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Lejeune Marines lead upcoming deployments to Africa, Europe

Dec. 8, 2013 - 06:00AM   |  
Marines, Bulgarians conduct joint training
Cpl. Nicholas Zablonski, with Black Sea Rotational Force 14, participates in Exercise Peace Sentinel in Novo Selo, Bulgaria, on Nov. 7. The bilateral exercise included battalion-size defense and raid operations. (2nd Lt. Danielle Dixon/Marine Corps)
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North Carolina-based Marines are next in line to conduct rotational deployments in Europe and Africa as the service continues to push forward with expeditionary deployments geared toward crisis response and strengthening military partnerships.

Eighth Marines, out of Camp Lejeune, N.C., will lead the Corps’ Special Purpose Marine Air-Ground Task Force Crisis Response, based at Morón Air Base in Spain, which stood up earlier this year. They’ll form the headquarters element and will be responsible for coordinating responses to crises in U.S. Africa Command, said Capt. Eric Flanagan, a Marine spokesman at the Pentagon.

Marines with 3rd Battalion, 8th Marines, will constitute the ground and logistics combat elements for the task force, while the air combat element will be Marine Medium Tiltrotor Squadron 162 (Reinforced), out of Marine Corps Air Station New River. A detachment of KC-130s from Marine Aerial Refueler Transport Squadron 252, out of MCAS Cherry Point, will be part of that element.

In coming months, members of 8th Marines will replace the task force that is in Spain now, which is built around Alpha Company, 2nd Reconnaissance Battalion, also out of Camp Lejeune.

Most, if not all, of the remaining Marines with 3rd Battalion, 8th Marines, will comprise two rotational units that aim to enhance military partnerships across Europe and Africa, Flanagan said. The first group will deploy in January as SPMAGTF Africa, which is based at Naval Air Station Sigonella, Italy. The second group, deploying in March, will comprise the Black Sea Rotational Force, which is based at Mihail Kogalniceanu air base, Romania.

Each of the three deployments is expected to last six months.

Most of the 150 Marines and sailors now deployed as SPMAGTF Africa 13.3 are assigned to 4th Combat Engineer Battalion, a Reserve unit headquartered in Baltimore.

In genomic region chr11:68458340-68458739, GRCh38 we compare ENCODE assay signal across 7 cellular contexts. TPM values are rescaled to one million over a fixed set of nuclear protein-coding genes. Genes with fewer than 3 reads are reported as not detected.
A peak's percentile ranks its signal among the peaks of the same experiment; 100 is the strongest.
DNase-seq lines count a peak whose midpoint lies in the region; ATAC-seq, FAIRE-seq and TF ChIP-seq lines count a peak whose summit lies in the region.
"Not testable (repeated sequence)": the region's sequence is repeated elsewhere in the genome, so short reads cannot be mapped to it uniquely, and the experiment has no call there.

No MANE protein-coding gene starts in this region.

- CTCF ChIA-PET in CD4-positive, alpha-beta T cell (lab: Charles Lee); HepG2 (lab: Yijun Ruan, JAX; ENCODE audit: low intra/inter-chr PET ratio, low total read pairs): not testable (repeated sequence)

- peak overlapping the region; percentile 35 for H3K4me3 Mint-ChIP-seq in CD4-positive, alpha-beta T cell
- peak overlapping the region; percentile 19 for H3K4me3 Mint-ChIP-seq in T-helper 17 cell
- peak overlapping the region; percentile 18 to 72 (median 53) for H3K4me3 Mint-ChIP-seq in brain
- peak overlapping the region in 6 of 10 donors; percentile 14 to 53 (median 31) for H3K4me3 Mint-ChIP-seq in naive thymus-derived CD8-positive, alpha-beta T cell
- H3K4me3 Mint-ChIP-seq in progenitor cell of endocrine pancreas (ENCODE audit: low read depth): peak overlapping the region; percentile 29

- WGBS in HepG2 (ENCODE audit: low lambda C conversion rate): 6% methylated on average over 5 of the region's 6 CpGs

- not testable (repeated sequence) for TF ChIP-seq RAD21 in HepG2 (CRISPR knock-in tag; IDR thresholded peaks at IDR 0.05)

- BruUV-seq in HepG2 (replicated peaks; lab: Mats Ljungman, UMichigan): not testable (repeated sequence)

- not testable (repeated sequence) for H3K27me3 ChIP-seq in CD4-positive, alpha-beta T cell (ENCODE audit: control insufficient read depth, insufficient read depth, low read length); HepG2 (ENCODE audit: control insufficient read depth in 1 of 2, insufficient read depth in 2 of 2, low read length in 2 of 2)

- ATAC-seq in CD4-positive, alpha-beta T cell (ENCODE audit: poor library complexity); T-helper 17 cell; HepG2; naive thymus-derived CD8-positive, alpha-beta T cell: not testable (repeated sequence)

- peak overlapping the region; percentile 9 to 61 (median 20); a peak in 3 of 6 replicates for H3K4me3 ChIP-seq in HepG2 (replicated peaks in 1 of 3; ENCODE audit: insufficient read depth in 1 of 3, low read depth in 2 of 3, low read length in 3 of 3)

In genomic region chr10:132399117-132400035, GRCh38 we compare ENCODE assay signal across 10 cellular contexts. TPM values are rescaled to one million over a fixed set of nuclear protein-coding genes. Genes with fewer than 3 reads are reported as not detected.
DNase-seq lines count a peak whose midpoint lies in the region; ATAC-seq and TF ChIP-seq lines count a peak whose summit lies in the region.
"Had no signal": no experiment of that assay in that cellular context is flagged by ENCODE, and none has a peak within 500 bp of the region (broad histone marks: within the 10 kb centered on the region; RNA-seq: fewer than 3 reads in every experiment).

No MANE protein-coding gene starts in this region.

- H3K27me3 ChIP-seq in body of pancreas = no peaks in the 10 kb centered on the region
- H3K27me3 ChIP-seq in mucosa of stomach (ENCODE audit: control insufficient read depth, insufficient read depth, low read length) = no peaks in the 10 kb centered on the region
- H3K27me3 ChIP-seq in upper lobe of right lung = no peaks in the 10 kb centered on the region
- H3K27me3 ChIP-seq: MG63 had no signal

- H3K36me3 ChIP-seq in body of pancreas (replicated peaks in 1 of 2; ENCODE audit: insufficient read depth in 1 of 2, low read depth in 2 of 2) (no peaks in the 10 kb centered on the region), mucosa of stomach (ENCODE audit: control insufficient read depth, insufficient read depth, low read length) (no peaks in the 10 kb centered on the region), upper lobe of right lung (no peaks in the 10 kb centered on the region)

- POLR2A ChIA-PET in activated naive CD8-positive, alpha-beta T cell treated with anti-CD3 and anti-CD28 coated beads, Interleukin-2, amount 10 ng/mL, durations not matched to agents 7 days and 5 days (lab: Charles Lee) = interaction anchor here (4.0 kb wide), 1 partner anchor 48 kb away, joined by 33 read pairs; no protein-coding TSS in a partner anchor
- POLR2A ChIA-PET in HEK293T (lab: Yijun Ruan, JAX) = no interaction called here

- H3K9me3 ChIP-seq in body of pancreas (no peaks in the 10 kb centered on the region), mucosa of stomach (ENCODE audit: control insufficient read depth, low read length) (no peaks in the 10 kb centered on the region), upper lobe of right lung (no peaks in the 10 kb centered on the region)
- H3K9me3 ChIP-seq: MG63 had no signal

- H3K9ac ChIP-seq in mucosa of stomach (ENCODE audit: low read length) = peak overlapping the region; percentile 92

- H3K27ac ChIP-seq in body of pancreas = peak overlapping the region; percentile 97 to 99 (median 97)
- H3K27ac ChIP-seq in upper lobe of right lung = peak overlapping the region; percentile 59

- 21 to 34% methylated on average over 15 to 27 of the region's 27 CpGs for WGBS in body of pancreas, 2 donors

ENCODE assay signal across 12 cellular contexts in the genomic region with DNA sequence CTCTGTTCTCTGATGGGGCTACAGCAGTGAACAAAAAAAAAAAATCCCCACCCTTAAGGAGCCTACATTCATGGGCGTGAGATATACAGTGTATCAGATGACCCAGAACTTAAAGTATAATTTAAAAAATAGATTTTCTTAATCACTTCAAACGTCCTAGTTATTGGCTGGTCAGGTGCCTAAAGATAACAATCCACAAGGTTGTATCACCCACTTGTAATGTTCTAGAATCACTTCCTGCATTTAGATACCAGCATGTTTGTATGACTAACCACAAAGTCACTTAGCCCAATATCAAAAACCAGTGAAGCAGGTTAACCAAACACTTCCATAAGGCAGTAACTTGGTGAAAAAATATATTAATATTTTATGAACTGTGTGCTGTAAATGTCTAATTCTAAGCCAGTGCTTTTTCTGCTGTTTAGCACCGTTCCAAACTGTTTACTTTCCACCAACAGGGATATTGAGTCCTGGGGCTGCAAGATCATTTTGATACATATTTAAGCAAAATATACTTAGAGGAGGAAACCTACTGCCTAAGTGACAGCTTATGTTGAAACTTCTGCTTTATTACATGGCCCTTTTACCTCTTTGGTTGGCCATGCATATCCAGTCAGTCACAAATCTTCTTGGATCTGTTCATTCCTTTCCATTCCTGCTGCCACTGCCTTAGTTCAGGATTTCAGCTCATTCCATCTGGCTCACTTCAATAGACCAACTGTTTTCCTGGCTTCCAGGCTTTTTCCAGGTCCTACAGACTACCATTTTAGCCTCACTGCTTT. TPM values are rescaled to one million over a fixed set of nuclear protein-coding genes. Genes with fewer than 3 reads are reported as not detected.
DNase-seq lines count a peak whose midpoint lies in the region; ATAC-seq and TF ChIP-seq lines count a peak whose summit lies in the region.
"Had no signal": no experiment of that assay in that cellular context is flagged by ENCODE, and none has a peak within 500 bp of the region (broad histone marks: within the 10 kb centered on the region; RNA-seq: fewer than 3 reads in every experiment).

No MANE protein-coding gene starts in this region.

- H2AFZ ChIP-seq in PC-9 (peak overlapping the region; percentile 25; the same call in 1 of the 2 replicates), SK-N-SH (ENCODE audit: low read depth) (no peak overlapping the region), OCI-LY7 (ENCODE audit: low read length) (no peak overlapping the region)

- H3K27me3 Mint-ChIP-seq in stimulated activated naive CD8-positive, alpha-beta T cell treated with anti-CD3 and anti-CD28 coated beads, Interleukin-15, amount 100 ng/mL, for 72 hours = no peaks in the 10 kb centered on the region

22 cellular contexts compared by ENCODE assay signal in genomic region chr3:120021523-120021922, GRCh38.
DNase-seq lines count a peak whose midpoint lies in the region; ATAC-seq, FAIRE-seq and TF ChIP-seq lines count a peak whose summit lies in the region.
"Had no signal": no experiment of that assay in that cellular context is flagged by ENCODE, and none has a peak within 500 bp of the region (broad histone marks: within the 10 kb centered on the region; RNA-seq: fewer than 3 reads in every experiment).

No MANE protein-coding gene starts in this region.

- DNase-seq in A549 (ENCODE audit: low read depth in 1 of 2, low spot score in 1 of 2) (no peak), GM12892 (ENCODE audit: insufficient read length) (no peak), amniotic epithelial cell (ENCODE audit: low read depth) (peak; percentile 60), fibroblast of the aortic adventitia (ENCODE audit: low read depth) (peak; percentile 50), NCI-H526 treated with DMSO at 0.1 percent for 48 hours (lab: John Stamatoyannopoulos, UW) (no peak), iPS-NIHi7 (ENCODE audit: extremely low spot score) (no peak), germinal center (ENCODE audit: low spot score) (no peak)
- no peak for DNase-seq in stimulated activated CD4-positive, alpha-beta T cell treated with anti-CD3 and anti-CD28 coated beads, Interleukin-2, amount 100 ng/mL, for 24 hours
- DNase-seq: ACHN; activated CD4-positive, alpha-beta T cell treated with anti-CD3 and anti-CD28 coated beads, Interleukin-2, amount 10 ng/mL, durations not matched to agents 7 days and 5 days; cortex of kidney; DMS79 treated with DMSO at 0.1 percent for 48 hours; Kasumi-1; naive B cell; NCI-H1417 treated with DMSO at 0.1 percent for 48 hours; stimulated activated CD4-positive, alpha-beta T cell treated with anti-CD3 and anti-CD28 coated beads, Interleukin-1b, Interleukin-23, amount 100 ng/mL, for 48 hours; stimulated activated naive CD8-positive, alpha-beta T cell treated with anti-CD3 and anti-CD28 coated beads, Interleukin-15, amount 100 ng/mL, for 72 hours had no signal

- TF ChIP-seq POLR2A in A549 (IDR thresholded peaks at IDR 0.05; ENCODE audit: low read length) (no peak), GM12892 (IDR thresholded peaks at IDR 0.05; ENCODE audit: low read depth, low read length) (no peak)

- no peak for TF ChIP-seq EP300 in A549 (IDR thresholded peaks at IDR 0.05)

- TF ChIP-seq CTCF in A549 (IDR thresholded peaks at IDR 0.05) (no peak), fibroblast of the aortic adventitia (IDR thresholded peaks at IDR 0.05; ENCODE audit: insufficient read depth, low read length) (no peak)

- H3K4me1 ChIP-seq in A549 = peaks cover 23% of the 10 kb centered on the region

About 300 Marines typically deploy with BSRF. Currently, that mission is being handled by Marines with 2nd Light Armored Reconnaissance Battalion, out of Camp Lejeune.

Members of SPMAGTF Africa conduct training with local militaries that are dealing with terrorism or other threats to security. Marines have operated in countries like Senegal, Uganda, Burundi, Mauritania, the Seychelles and others. Marines with BSRF conduct security cooperation efforts with more than 20 countries throughout the Black Sea, Balkan and Caucasus regions.

Typically, Reserve units have deployed as SPMAGTF Africa and BSRF; 2nd Battalion, 2nd Marines, out of Camp Lejeune, became the first active-duty unit to deploy to Romania when it left in March.

Each of the rotational deployments are relatively new. The Black Sea force stood up in 2010, while SPMAGTF Africa stood up a year later. SPMAGTF Crisis Response, the newest, was created to assist with growing unrest in such North African countries as Mali, Algeria and Libya.

With budget constraints limiting the deployment of Navy ships, the task force serves as a land-based crisis response option for regional combatant commanders. The first iteration of the self-sustainable unit deployed in April with six MV-22B Osprey helicopters assigned to Marine Medium Tiltrotor Squadron 365, and two KC-130J Hercules assigned to Marine Aerial Refueler Transport Squadron 252. It was built around a reinforced reconnaissance company.

The task force can respond to humanitarian emergencies or security challenges — to include embassy reinforcement. Within weeks of the first crisis response force arriving in Spain, an unspecified number of personnel were moved to Italy. Growing unrest in Tripoli raised concerns for the safety of personnel at the U.S. embassy there, defense officials said.

More than 80 Marines with the unit soon began augmenting embassy security in Libya.

But each of the rotational forces can respond to crises in the region, including embassy reinforcement.

To ensure the Marines based in Europe and Africa keep their skills honed, the three rotational forces recently teamed with the regional Fleet Antiterrorism Security Team, based at Naval Station Rota, Spain, for a three-day training event in Morón and Rota, according to a Marine Corps news release. The training aimed to unify the four units under a single command to plan, coordinate and execute a crisis response exercise, according to the release.■

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